Who’s it for? Anyone who wants a smaller iPad.
Why we picked the iPad Mini 5:
The iPad Mini 5 may look almost identical to its predecessor, but it brings some important changes. As with the standard iPad, it now runs on the A12 Bionic chip, which equips it with all the processing power it needs to juggle the latest software and applications.
More importantly, the diminutive 7.9-inch display makes the iPad Mini 5 the perfect iPad for e-reading, while it’s also very good for watching TV or playing games, despite its smaller size. It’s also a pretty good option if you want an iPad for productivity since Apple has now included support for the 1st-generation Apple Pencil, which will let you take notes and draw.
Its appeal is further improved by its battery life, which will see you through 10 hours of constant use or a few days of light-to-moderate use. There’s also an 8MP main camera and a 7MP front-facing camera, which puts it ahead of the standard iPad (2020) in terms of its selfie and FaceTime capabilities.
On the other hand, it’s about $80 more expensive than the latest iPad, while its design is looking fairly dated in comparison to the iPad Pro or iPad Air. That said, if you want the most portable and comfortable iPad you can possibly find, theis certainly it.
Why should you buy this? The iPad Pro is extremely powerful and offers a huge screen.
Who’s it for? Gamers, power users, creatives. Anyone who wants a big screen to do their thing.
Why we picked the iPad Pro (12.9-inch):
Few people are going to need it, but we know a lot of people are going to want it. The iPad Pro 12.9-inch is the iPad if you’re a fan of a big screen, and it’s the one we recommend if you need a big screen for whatever reason. The 12.9-inch display has a 2732 x 2048 resolution, but the real improvement in the display lies in the underlying tech. 2021’s big iPad uses mini-LED tech in its display, which basically means it can output stronger colors and deeper blacks by offering more backlights.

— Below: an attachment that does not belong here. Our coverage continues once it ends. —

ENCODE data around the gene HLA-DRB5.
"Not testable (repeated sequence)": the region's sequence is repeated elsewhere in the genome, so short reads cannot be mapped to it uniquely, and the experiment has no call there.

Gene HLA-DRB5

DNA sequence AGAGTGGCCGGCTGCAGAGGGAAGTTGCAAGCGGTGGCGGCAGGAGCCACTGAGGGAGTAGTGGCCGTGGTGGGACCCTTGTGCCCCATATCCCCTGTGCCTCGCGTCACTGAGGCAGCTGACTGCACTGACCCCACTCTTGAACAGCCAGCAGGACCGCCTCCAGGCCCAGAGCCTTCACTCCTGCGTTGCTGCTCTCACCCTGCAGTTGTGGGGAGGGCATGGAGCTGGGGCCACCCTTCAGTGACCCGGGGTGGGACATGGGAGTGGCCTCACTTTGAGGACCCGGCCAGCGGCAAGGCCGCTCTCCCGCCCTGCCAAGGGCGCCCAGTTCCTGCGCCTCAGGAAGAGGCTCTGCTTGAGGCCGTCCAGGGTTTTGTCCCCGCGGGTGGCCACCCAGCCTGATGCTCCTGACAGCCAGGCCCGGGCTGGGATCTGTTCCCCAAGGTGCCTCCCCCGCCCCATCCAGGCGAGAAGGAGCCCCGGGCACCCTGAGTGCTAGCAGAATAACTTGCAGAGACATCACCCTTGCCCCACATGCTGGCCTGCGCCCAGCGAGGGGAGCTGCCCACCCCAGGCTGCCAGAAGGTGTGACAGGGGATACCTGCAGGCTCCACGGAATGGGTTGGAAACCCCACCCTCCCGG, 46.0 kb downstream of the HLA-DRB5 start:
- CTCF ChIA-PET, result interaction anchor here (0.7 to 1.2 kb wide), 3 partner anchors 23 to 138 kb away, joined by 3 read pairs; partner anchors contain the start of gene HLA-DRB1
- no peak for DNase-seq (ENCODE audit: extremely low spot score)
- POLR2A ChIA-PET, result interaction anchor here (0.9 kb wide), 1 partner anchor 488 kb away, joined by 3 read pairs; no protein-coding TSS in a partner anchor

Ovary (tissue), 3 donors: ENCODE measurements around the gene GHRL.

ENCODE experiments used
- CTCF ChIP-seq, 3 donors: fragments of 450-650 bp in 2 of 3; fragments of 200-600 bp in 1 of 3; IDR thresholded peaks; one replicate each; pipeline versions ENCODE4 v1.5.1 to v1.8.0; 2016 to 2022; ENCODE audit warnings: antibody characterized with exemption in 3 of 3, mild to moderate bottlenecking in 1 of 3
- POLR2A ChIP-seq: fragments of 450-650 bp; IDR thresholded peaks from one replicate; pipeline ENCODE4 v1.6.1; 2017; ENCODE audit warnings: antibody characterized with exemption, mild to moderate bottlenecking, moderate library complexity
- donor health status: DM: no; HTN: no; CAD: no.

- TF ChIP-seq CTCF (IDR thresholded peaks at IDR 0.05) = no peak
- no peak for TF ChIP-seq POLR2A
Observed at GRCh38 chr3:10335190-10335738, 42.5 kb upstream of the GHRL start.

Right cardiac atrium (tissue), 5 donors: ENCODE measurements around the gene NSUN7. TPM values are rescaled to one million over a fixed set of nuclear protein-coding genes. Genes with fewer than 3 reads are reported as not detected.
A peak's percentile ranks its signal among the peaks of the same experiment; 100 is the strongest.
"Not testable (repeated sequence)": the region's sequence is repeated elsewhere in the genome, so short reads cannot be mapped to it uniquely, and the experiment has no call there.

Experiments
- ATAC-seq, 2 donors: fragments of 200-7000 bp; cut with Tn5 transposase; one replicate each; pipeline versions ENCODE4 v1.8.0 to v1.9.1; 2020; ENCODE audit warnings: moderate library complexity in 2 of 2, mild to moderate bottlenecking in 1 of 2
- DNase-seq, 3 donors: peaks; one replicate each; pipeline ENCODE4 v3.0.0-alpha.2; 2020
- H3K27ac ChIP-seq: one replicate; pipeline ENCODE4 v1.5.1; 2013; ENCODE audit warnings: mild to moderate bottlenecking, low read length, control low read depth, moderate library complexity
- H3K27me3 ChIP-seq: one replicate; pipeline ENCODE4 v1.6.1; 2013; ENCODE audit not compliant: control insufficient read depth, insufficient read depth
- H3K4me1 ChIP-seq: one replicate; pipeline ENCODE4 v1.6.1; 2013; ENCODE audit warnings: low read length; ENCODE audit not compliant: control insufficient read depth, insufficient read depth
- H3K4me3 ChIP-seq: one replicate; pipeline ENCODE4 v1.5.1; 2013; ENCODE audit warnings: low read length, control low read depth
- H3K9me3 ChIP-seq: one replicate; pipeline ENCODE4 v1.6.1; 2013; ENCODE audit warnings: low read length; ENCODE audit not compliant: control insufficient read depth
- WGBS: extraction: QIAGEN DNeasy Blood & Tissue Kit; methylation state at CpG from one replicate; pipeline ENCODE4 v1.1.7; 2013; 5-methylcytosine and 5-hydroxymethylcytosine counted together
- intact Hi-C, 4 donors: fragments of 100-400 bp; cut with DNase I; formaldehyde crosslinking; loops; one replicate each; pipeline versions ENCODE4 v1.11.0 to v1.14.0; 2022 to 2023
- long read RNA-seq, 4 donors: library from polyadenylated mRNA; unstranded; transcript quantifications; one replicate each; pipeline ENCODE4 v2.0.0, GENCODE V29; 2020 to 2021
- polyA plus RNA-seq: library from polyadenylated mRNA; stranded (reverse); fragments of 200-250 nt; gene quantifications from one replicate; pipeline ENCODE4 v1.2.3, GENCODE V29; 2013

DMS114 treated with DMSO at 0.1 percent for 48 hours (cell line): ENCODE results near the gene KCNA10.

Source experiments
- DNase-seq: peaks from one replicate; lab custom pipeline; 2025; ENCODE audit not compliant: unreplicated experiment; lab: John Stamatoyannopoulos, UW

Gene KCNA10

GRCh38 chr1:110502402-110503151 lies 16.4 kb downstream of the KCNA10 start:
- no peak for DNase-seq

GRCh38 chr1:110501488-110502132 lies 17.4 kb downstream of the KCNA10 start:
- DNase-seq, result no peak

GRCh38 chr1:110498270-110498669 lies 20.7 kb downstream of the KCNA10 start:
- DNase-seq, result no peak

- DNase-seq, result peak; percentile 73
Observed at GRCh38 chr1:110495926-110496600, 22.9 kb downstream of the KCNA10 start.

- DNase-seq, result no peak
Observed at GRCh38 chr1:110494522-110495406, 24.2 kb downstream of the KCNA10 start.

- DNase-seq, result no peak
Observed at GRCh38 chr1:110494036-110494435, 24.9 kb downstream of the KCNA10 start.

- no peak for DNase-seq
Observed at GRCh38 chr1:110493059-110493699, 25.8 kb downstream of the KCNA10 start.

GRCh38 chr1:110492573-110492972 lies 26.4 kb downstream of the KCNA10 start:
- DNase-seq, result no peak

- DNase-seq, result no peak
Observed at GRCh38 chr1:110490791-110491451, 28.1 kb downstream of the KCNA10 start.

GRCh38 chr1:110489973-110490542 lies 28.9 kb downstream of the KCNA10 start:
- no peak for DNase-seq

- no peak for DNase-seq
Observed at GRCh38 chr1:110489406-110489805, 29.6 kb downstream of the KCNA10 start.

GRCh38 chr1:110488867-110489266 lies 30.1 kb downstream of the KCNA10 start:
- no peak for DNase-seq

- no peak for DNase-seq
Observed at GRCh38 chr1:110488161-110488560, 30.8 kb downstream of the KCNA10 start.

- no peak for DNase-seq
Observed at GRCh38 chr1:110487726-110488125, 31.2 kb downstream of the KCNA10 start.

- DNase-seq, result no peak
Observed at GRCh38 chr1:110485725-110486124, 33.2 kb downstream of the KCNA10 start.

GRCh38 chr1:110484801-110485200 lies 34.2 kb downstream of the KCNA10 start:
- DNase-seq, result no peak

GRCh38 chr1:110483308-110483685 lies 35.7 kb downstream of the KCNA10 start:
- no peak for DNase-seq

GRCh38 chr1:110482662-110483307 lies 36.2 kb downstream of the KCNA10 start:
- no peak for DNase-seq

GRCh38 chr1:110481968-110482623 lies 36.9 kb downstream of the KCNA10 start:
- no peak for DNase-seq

That big screen is backed up by some serious power. Like its smaller sibling, the iPad Pro 11-inch, the 12.9-inch model is running Apple’s M1 chip, a laptop-grade processor that debuted in last year’s MacBook Pro. All of this extra power and the large screen means the iPad Pro 12.9-inch is likely to be able to handle anything a modern laptop can do, up to and including some hefty video editing. And when that’s all over, use that power to play some iPad games as well.
All of this power and screen real estate means the iPad Pro 12.9-inch is the iPad to grab if a big screen is what you need out of your iPad. However, be aware the increased size means it won’t be as easily portable or stowable as the 11-inch model — but if you need room to breathe, then the extra 1.9-inches is exactly what you need. The same warnings apply as with the smaller iPad Pro, though, and adding the extra (and desirable) accessories will push up the price of the already expensive iPad Pro 12.9-inch. But even with that in mind, this iPad is undoubtedly the best iPad if you want something bigger that will heighten your enjoyment of games, movies, and more.
Much like iPhones, iPads are well-made devices and built to last, at least compared to certain other tablets. Apple will roll out software updates for them on a regular basis, while it will also support them with updates for a good few years. This means an iPad bought today will probably be supported long past the point at which you start looking to upgrade to a newer model.